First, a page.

But let’s back to main question. I have my wave (let’s say square like on first gif) with just real values. I can make Fourier transform on that wave and it will give me amplitudes for all frequencies from which my square wave is built. So I could shift in phase 90 dergree each one of those frequencies (not sure how to do that), and those phase shifted frequencies copy in some way (also not sure how) to my imaginary numbers. Than I could multiply it by i^r to make phase rotation, and then perform inverse FFT. Now on the output I will get authentic complex domain wave. Get I?
But even I have that, now I need to send my wave to the speaker. But my speaker accept only real numbers So I am at the beginning. Where I am wrong?

An FFT of any signal (real or complex) with length N will give you N complex FFT values of positive and negative frequencies. Trying to understand negative frequencies is a little bit tricky, but there is a sliver lining when using a real signal (like audio is, yay!): When transforming real signals, the FFT values of a positive frequency and that of the corresponding negative frequency will be complex conjugated! E.g. 0.5+0.3i and 0.5-0.3i. That’s the reason why there is a real-only-fourier transform which produces only values for the positive frequencies (as the negatives will just be complex conjugated ones). With these values you can do you complex operation (multiplying your phase offset).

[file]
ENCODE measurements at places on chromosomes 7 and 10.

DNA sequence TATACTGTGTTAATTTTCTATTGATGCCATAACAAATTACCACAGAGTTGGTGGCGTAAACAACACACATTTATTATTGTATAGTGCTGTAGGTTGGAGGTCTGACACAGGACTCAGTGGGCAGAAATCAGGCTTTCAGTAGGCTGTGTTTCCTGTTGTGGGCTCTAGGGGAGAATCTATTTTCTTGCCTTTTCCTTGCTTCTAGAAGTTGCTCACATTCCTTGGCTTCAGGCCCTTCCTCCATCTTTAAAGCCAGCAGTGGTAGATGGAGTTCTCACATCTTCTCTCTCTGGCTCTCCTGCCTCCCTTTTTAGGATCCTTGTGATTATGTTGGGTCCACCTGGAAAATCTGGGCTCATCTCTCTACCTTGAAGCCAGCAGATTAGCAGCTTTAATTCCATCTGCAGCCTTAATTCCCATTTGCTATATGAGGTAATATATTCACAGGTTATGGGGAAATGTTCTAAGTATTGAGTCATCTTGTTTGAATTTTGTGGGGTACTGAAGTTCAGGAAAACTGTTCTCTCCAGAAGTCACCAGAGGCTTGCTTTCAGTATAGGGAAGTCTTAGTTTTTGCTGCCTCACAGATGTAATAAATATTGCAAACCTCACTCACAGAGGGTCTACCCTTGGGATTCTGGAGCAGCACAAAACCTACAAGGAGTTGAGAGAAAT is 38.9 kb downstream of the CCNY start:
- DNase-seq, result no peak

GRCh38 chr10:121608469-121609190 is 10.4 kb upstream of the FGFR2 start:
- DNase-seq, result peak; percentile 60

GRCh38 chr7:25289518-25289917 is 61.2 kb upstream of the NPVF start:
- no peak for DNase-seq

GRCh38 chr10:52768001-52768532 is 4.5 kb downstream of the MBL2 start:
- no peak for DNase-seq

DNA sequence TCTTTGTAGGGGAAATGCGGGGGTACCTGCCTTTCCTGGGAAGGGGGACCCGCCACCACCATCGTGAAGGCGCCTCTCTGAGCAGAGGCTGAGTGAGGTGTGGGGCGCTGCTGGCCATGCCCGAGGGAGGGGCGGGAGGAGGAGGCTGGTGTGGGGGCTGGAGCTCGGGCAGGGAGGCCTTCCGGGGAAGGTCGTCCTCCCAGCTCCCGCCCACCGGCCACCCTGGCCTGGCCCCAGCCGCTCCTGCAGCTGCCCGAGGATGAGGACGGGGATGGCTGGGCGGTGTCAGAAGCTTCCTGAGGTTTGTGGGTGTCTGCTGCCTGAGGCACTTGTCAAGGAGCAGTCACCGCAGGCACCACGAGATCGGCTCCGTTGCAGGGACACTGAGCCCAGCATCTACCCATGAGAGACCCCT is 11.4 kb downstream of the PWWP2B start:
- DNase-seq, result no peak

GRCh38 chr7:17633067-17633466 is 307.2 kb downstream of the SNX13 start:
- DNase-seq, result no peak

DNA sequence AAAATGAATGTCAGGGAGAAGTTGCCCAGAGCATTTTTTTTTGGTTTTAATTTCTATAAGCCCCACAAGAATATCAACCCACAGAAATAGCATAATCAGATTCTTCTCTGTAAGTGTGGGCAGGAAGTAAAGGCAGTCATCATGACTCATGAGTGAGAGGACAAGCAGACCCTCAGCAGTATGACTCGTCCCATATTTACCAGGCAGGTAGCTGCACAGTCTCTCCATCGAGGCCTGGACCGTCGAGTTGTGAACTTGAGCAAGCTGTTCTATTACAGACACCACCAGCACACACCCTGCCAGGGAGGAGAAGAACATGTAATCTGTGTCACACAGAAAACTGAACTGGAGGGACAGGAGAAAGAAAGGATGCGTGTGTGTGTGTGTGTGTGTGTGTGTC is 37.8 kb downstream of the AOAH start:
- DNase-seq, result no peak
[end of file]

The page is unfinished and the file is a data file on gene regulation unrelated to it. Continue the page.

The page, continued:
So now the other way around: If you transform complex conjugated FFT values back to the time-domain, you will get a real-only signal (which you can send to your loudspeakers, whose mechanic elements also do some kind of complex processing btw ). So as long as the values stay complex conjugated you are just fine.

So basically you have to rotate the complex values of negative frequencies the other way, but as you don’t have access to the negative values with real-only transform, you can’t do anything wrong here, which would result in a complex audio signal.

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The input signal is real, when you do the FFT you don’t only get amplitudes, you get complex numbers (real and imaginary). As long as you symmetrically apply your phase-factor to both the negative and positive frequencies (as @danielrudrich mentions - you need to apply the phase negatively for negative frequencies) , you will get real numbers again when transforming back. Obviously, you can send that directly to the speaker (as it is real).